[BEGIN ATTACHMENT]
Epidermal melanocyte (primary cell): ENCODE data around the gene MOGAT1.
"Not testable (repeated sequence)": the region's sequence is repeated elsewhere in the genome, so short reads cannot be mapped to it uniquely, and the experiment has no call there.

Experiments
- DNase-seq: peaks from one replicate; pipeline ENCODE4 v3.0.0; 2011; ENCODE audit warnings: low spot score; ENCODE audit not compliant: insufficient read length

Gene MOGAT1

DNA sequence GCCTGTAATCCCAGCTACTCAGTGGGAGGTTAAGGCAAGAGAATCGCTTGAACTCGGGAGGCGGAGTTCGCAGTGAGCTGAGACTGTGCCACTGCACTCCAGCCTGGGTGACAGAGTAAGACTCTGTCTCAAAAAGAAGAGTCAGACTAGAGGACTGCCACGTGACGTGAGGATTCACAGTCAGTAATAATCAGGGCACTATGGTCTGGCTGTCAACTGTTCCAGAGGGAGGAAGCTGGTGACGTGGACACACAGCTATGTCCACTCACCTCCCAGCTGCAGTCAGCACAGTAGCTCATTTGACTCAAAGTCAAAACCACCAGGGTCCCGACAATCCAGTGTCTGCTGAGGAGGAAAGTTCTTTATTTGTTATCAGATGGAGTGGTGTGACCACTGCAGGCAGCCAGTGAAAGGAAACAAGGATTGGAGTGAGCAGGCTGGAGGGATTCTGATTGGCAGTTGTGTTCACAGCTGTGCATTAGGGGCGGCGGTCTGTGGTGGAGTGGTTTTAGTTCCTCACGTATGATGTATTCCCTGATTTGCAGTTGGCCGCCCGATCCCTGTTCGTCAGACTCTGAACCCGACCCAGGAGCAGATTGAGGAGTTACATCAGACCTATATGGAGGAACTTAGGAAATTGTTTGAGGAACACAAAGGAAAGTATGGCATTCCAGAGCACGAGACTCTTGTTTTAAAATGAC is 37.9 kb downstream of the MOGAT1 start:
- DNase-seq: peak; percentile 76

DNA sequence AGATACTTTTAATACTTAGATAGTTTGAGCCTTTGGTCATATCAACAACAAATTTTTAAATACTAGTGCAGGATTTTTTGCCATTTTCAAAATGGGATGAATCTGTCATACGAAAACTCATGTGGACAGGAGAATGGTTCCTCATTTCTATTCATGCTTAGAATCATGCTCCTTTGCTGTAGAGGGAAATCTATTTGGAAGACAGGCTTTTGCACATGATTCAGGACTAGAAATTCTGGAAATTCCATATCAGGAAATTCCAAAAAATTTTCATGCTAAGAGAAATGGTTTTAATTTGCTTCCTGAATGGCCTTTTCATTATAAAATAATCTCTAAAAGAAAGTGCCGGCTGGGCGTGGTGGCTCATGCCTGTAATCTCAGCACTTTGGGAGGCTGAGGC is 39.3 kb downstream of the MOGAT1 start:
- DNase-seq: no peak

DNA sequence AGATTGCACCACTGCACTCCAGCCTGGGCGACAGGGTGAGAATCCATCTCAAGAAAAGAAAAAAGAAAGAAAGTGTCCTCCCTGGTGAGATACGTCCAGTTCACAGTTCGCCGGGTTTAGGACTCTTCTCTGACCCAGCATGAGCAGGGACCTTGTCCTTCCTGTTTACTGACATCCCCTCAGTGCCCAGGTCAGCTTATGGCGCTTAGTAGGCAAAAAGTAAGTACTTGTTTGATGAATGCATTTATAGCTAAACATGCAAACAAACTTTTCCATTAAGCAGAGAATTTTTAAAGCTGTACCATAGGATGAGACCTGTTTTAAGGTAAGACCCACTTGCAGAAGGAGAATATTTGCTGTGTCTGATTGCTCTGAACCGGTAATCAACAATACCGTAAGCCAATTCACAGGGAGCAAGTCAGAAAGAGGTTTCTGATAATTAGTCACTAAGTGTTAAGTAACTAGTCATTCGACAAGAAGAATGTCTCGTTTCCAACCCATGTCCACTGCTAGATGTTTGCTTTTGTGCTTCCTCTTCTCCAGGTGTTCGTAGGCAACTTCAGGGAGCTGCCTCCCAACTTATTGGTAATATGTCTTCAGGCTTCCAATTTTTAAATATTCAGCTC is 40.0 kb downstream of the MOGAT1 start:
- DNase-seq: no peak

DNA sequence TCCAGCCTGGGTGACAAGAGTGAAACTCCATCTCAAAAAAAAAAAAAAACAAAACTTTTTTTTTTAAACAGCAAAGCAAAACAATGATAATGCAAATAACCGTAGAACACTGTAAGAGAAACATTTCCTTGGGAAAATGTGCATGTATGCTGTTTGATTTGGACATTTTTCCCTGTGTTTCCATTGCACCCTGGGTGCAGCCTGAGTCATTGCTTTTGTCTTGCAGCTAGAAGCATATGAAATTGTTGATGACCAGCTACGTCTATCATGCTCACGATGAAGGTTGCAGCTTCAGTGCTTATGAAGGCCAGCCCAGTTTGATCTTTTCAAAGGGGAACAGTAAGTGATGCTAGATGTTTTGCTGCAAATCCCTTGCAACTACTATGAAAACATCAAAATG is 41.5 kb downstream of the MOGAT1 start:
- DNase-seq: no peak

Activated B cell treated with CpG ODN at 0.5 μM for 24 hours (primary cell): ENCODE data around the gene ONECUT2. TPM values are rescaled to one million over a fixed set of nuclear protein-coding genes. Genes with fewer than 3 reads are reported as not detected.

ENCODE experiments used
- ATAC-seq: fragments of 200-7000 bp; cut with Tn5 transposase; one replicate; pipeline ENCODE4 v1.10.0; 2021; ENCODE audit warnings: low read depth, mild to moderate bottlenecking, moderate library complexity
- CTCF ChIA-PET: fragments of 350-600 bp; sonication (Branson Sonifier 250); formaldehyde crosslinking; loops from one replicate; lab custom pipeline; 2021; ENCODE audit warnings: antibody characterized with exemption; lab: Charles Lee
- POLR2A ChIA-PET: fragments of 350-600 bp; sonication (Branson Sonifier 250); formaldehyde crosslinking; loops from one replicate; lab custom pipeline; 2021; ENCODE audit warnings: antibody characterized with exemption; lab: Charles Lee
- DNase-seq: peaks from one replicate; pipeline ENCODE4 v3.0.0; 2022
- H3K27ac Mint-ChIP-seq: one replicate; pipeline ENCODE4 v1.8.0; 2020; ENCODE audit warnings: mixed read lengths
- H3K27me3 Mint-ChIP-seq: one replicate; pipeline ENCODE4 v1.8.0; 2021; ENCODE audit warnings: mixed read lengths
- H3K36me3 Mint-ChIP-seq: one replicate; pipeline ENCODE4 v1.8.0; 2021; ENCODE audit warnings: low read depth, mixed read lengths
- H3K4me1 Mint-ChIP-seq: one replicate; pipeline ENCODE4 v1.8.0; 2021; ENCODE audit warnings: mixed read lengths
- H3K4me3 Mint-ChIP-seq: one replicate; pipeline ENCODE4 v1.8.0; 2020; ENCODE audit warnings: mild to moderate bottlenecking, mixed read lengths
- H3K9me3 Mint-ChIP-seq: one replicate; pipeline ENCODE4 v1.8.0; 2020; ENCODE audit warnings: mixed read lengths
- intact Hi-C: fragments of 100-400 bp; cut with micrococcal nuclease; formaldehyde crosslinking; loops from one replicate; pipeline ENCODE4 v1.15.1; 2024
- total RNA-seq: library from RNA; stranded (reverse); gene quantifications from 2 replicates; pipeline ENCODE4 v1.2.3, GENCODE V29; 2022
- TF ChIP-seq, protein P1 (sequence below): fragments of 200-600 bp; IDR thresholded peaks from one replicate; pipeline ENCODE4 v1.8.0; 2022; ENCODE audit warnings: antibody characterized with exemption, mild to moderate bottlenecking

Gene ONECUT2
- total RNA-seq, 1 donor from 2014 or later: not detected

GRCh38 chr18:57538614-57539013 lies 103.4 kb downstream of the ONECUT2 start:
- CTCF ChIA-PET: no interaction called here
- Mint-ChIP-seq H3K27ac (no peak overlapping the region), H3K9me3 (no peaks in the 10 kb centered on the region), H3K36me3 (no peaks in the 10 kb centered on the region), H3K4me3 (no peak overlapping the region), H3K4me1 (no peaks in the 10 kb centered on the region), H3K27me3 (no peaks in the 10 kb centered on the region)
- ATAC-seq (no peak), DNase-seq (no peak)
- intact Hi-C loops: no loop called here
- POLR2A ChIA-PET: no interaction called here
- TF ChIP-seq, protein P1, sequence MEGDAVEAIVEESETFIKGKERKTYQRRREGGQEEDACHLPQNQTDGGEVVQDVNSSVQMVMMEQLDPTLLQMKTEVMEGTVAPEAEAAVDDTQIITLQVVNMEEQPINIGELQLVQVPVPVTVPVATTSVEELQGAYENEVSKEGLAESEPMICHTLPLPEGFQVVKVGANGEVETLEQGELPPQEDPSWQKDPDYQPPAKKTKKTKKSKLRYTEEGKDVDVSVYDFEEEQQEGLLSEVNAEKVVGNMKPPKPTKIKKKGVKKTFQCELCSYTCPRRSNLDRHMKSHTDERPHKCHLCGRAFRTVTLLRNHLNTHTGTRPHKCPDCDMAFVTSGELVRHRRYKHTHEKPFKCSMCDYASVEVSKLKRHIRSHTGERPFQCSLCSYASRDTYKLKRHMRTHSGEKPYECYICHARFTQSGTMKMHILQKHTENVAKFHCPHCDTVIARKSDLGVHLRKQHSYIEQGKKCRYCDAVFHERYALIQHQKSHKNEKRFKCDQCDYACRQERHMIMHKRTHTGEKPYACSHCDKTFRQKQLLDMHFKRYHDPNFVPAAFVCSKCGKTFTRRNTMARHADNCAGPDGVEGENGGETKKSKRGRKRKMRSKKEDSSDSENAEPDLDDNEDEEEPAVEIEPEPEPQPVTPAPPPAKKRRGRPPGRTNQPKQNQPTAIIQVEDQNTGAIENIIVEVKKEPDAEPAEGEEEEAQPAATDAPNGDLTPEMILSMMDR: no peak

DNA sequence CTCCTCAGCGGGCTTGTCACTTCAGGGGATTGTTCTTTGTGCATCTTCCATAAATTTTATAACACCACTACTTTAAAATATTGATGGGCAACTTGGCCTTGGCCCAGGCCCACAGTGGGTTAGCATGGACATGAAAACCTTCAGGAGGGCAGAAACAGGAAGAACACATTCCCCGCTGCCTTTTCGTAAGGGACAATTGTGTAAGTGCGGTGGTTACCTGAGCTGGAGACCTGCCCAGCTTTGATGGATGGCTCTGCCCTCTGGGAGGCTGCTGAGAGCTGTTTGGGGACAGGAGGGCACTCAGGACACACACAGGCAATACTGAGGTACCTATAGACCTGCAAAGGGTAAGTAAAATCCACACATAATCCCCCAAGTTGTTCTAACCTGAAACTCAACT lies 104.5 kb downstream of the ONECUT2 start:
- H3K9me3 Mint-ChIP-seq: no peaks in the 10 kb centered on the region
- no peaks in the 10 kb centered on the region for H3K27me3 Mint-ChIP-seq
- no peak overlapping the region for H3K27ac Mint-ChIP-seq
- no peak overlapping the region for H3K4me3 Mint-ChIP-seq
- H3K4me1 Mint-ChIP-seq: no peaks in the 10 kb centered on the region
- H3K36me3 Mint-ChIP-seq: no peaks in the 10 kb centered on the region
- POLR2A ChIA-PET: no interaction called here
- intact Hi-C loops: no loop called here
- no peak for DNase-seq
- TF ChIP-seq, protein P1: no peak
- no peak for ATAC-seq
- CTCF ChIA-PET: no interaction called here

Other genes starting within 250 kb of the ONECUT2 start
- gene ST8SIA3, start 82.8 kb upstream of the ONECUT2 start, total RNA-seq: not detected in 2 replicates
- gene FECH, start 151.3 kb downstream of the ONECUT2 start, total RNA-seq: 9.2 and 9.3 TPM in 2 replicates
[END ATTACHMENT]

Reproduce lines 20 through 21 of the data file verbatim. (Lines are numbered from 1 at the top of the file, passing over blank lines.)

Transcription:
- H3K27ac Mint-ChIP-seq: one replicate; pipeline ENCODE4 v1.8.0; 2020; ENCODE audit warnings: mixed read lengths
- H3K27me3 Mint-ChIP-seq: one replicate; pipeline ENCODE4 v1.8.0; 2021; ENCODE audit warnings: mixed read lengths